Russia May Sell More Weapons to Syria as U.S., Israel Protest
Russia will complete the delivery of anti-ship missiles to Syria this year and may sell more arms to the Mideast nation after assessing the impact on the regional balance of power, Defense Minister Anatoly Serdyukov said.
“All weapons within the earlier contract will be delivered by year end,” Serdyukov said in an interview in Moscow. Syria has made new requests “that are being considered at present,” he said. “Pre-contract work can last a few months to a few years. There is no guarantee a contract will be signed in the end.”
The U.S. said this week it shares Israel’s concern that the proliferation of “advanced weapons” may destabilize the Middle East. Defense Secretary Robert Gates made the same point to Serdyukov during meetings last week in Washington, Defense Department spokesman Geoff Morrell said Sept. 20.
Serdyukov’s comments on Syria came as he said Russia and the U.S. are trying to build a “new format of relations” on defense issues, including cooperation in Afghanistan. Russia earlier this year scrapped the delivery of S-300 air defense systems to Iran in compliance with international sanctions against the country.
“The president of Russia has taken a decision not to deliver S-300s,” said Serdyukov, 48. “This is dictated by a complicated military and political situation in the region and support of the United Nations sanctions against Iran.”
Serdyukov declined to discuss details of the new requests from Syria.
“We are conducting a serious assessment of how it may affect the existing balance of forces in the region,” Serdyukov said. “We understand that it would not be right to upset it. Therefore all these nuances and analyses are being thoroughly assessed.”
Under an existing contract, Russia will supply Yakhont cruise missiles worth more than $300 million to Syria, the Moscow-based Interfax news service reported Sept. 19. The agreement contains safeguards to prevent weapons from being transferred to other parties, Serdyukov said.
“The Israelis and perhaps to some extent the Americans voice apprehension that these weapons can somehow fall into the hands of terrorists,” he said. “The contract has provisions for a series of controlling measures that will not allow for this to happen.”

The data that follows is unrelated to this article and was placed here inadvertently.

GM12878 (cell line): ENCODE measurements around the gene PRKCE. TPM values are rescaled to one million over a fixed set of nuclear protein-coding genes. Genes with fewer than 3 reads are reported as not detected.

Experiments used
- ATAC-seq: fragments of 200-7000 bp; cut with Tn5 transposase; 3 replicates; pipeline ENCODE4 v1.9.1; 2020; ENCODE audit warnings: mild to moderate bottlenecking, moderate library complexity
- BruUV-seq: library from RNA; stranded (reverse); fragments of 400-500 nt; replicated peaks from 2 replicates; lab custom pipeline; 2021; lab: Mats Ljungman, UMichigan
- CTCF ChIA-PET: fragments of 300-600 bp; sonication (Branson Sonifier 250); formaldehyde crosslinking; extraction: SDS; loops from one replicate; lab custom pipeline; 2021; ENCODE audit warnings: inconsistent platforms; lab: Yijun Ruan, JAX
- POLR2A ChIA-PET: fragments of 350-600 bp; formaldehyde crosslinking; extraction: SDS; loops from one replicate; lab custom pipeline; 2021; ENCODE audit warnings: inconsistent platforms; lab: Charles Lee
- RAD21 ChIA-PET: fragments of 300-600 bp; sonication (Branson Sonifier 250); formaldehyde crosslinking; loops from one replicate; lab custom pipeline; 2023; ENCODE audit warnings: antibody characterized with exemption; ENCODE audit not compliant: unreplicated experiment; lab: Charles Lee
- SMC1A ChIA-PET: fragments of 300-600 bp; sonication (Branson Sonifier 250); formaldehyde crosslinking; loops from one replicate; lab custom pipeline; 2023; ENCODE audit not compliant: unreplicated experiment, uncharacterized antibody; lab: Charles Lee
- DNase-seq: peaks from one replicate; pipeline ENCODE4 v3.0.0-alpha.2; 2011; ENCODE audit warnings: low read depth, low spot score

Serdyukov held talks with Gates on Sept. 15 in Washington, their first meeting since 2008, when relations soured after Russia routed Georgia’s U.S-trained army in a five-day war over the breakaway republic of South Ossetia.
The defense chiefs agreed to set up working groups on the issues of greatest concern and use a three-tier decision-making process in which issues are reviewed first by local experts, then military chiefs of staff and finally at the ministerial level. Serdyukov said he invited Gates to Moscow and hopes he will visit in the first half of 2011.
“Within a month I will prepare a letter to Gates addressing what interests us and where we would like to cooperate,” Serdyukov said. “It will be a serious breakthrough,” complete with practical steps in areas such as equipment and training.
The most contentious issue for Russia, the U.S. plan to deploy a missile defense system, wasn’t discussed in detail last week. Instead, the talks focused on how the topic should be addressed and in what time period, Serdyukov said.
“All our proposals made in 2007 remain in force,” he said. “It is quite likely new proposals will emerge.”
U.S. President Barack Obama last September said he was scrapping former President George W. Bush’s proposal to deploy a missile shield in Poland and the Czech Republic in the face of Russian opposition. He promised a more flexible system to protect against threats to the U.S. and its European allies, providing an opportunity to revisit earlier Russian proposals.
Russia’s 2007 plan would put the radar warning and control system for the missiles in Azerbaijan, a former Soviet republic that shares a border with Iran, using existing equipment installed by the Soviet Union. The facility would be under the joint control of the U.S. and Russian militaries.
Serdyukov said Russia also wants improved relations with the North Atlantic Treaty Organization, whose eastward expansion tops the list of external dangers in a military doctrine approved by President Dmitry Medvedev in February.
“We consider it a certain danger that NATO is expanding and advancing to our borders,” Serdyukov said. “The military doctrine, nevertheless, does not limit our aspiration to develop constructive and good neighborly relations with the U.S. and other NATO member countries in the long-term.”
The main threat to Russia is terrorism, which is why the armed forces are being overhauled to respond to local conflicts, Serdyukov said.
Russia is facing an increasing wave of terrorist attacks mainly originating in the North Caucasus region. The region is plagued by an Islamist insurgency, the country’s highest unemployment rates and rampant corruption.
Russia has supported the U.S. fight against terrorism by letting the American military ship cargoes across its territory to Afghanistan, and the government is considering increased cooperation, Serdyukov said.
While Russia won’t send troops, it is ready to train specialists and deliver military equipment, the defense minister said. Talks are underway to deliver 20 Mi-17 helicopters to Afghanistan, he said.
Serdyukov said Gates assured him that the U.S. will use the Manas air base in neighboring Kyrgyzstan only as long as operations in Afghanistan continue.
“They do not consider it a fundamental or a permanent installation,” Serdyukov said.
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